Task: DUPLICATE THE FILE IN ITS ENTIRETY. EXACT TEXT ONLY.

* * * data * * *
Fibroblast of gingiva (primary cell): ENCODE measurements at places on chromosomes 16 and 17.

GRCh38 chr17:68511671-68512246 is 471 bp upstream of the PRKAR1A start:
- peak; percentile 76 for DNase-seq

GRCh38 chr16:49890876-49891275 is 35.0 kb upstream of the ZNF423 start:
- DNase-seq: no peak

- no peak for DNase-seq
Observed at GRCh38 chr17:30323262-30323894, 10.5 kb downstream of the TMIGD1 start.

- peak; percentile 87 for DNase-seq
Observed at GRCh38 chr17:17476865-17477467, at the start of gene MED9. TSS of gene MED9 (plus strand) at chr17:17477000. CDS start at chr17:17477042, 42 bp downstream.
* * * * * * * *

Fibroblast of gingiva (primary cell): ENCODE measurements at places on chromosomes 16 and 17.

GRCh38 chr17:68511671-68512246 is 471 bp upstream of the PRKAR1A start:
- peak; percentile 76 for DNase-seq

GRCh38 chr16:49890876-49891275 is 35.0 kb upstream of the ZNF423 start:
- DNase-seq: no peak

- no peak for DNase-seq
Observed at GRCh38 chr17:30323262-30323894, 10.5 kb downstream of the TMIGD1 start.

- peak; percentile 87 for DNase-seq
Observed at GRCh38 chr17:17476865-17477467, at the start of gene MED9. TSS of gene MED9 (plus strand) at chr17:17477000. CDS start at chr17:17477042, 42 bp downstream.